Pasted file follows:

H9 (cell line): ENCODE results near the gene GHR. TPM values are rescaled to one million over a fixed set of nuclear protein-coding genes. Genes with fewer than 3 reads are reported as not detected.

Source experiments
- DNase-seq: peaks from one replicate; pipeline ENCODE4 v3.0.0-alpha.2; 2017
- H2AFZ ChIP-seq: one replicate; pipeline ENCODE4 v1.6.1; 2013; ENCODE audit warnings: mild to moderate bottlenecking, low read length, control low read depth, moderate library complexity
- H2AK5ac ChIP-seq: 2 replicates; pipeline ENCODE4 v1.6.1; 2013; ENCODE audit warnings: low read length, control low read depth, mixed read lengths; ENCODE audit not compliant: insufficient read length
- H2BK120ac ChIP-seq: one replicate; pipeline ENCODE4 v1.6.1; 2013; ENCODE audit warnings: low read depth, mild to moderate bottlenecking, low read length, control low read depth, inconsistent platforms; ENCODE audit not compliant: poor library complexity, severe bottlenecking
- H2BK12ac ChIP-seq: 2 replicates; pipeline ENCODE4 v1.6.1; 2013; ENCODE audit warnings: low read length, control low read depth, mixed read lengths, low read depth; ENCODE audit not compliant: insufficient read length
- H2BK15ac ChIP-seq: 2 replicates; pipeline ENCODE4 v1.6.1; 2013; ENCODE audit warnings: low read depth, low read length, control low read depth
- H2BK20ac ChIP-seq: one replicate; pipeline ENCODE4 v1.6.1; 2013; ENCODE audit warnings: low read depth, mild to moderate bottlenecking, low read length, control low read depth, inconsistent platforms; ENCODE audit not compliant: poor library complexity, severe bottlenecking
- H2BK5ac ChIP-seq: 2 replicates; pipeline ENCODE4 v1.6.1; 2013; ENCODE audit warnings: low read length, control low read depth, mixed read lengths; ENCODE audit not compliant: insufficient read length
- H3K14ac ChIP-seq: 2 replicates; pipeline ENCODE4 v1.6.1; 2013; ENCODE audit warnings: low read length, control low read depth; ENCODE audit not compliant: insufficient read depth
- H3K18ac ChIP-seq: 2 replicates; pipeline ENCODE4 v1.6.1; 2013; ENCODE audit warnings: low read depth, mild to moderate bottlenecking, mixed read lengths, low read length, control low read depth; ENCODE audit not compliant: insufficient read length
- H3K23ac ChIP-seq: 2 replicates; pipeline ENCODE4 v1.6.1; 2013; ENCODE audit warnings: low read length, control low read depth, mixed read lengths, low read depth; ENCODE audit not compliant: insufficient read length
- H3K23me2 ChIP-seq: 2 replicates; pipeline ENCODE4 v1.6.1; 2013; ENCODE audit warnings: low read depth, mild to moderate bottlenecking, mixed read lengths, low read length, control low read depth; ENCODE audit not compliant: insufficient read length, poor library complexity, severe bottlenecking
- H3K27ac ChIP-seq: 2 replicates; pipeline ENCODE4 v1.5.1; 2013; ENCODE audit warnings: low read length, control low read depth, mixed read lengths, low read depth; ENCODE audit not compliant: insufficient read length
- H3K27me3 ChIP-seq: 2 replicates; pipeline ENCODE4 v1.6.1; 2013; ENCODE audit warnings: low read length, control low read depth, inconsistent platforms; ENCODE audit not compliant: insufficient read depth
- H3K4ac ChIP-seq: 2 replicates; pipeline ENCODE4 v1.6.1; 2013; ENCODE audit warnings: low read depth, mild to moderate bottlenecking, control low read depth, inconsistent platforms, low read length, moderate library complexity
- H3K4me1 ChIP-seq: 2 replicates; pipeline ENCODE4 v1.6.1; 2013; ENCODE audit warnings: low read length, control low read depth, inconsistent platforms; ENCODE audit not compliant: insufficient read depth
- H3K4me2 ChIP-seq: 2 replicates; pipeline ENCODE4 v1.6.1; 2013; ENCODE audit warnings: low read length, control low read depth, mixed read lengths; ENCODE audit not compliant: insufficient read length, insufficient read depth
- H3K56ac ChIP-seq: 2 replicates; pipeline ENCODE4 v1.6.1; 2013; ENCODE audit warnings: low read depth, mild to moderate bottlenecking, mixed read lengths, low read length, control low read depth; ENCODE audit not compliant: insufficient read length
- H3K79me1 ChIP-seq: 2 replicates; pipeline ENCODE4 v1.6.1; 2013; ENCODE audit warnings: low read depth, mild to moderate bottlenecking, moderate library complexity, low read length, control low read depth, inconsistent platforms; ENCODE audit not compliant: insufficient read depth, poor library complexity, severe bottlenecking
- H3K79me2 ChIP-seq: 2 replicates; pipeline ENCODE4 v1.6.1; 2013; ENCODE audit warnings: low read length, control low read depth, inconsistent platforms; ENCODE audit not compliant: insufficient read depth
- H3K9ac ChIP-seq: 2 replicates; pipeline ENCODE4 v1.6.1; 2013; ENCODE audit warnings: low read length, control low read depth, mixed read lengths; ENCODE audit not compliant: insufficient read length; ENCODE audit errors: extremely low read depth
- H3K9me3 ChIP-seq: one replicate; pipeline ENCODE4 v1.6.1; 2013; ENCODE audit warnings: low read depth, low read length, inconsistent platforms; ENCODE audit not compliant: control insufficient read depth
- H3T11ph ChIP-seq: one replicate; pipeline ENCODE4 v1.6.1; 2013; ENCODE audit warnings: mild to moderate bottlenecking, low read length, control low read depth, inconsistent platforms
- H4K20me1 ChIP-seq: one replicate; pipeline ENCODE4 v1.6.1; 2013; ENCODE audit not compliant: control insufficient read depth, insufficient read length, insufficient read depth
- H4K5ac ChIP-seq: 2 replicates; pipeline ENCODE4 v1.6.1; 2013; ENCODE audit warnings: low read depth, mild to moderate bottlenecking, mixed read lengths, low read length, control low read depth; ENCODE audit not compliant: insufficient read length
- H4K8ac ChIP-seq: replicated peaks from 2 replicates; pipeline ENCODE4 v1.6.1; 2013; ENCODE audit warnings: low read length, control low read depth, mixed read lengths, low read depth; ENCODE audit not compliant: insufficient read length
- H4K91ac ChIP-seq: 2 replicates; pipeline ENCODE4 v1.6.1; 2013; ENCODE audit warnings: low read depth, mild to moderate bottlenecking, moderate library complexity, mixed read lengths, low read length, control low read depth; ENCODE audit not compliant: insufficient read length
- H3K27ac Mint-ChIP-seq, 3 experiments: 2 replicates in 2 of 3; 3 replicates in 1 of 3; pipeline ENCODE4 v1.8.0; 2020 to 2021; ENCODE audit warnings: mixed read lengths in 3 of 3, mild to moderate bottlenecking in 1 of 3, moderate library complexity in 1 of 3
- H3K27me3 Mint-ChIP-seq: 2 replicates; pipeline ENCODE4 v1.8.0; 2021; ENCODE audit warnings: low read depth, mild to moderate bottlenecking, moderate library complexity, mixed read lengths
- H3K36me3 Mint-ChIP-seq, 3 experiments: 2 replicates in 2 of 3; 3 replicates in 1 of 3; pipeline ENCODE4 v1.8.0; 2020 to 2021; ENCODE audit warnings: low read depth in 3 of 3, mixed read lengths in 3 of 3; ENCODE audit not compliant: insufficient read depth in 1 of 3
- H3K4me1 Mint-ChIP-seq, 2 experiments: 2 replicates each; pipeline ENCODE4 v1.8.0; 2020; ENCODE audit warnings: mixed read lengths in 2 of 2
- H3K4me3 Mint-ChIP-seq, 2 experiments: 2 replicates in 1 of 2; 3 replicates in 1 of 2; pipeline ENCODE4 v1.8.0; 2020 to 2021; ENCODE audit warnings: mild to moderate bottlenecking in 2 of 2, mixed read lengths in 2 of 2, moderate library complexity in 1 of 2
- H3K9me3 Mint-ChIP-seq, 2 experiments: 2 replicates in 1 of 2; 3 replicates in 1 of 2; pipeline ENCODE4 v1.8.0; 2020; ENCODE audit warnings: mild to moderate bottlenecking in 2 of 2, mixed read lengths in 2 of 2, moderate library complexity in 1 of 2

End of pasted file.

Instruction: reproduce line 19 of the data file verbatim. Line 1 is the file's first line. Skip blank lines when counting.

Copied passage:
- H3K4me2 ChIP-seq: 2 replicates; pipeline ENCODE4 v1.6.1; 2013; ENCODE audit warnings: low read length, control low read depth, mixed read lengths; ENCODE audit not compliant: insufficient read length, insufficient read depth